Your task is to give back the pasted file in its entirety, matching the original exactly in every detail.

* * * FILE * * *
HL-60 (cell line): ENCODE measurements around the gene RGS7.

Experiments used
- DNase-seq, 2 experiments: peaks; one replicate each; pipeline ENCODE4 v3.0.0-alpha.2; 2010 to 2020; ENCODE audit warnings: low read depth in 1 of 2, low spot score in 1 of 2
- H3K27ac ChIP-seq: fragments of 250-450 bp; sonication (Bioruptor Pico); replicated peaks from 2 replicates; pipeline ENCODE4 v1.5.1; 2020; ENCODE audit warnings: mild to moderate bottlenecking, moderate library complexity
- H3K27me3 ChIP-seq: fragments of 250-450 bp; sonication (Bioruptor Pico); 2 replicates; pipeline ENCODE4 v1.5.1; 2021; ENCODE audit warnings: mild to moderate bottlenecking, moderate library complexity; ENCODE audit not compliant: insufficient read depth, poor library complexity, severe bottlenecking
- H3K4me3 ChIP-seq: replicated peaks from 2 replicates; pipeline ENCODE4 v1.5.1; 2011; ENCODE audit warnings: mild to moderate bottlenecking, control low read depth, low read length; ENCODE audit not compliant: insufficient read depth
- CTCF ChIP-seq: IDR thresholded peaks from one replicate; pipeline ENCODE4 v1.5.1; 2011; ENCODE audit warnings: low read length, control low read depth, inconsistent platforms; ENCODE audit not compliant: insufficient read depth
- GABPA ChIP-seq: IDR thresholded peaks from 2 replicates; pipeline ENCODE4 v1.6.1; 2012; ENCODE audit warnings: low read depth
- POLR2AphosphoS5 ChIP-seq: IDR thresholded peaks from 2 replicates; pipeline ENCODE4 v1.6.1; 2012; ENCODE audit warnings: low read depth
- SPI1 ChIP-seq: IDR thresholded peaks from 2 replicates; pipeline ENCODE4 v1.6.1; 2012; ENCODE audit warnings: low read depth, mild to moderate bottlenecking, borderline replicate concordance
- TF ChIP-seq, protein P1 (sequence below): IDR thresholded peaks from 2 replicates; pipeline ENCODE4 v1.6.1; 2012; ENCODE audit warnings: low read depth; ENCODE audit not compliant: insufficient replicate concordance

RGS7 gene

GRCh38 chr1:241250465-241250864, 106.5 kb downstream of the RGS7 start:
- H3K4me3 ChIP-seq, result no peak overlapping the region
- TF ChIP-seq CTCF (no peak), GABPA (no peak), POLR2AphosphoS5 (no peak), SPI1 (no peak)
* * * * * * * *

HL-60 (cell line): ENCODE measurements around the gene RGS7.

Experiments used
- DNase-seq, 2 experiments: peaks; one replicate each; pipeline ENCODE4 v3.0.0-alpha.2; 2010 to 2020; ENCODE audit warnings: low read depth in 1 of 2, low spot score in 1 of 2
- H3K27ac ChIP-seq: fragments of 250-450 bp; sonication (Bioruptor Pico); replicated peaks from 2 replicates; pipeline ENCODE4 v1.5.1; 2020; ENCODE audit warnings: mild to moderate bottlenecking, moderate library complexity
- H3K27me3 ChIP-seq: fragments of 250-450 bp; sonication (Bioruptor Pico); 2 replicates; pipeline ENCODE4 v1.5.1; 2021; ENCODE audit warnings: mild to moderate bottlenecking, moderate library complexity; ENCODE audit not compliant: insufficient read depth, poor library complexity, severe bottlenecking
- H3K4me3 ChIP-seq: replicated peaks from 2 replicates; pipeline ENCODE4 v1.5.1; 2011; ENCODE audit warnings: mild to moderate bottlenecking, control low read depth, low read length; ENCODE audit not compliant: insufficient read depth
- CTCF ChIP-seq: IDR thresholded peaks from one replicate; pipeline ENCODE4 v1.5.1; 2011; ENCODE audit warnings: low read length, control low read depth, inconsistent platforms; ENCODE audit not compliant: insufficient read depth
- GABPA ChIP-seq: IDR thresholded peaks from 2 replicates; pipeline ENCODE4 v1.6.1; 2012; ENCODE audit warnings: low read depth
- POLR2AphosphoS5 ChIP-seq: IDR thresholded peaks from 2 replicates; pipeline ENCODE4 v1.6.1; 2012; ENCODE audit warnings: low read depth
- SPI1 ChIP-seq: IDR thresholded peaks from 2 replicates; pipeline ENCODE4 v1.6.1; 2012; ENCODE audit warnings: low read depth, mild to moderate bottlenecking, borderline replicate concordance
- TF ChIP-seq, protein P1 (sequence below): IDR thresholded peaks from 2 replicates; pipeline ENCODE4 v1.6.1; 2012; ENCODE audit warnings: low read depth; ENCODE audit not compliant: insufficient replicate concordance

RGS7 gene

GRCh38 chr1:241250465-241250864, 106.5 kb downstream of the RGS7 start:
- H3K4me3 ChIP-seq, result no peak overlapping the region
- TF ChIP-seq CTCF (no peak), GABPA (no peak), POLR2AphosphoS5 (no peak), SPI1 (no peak)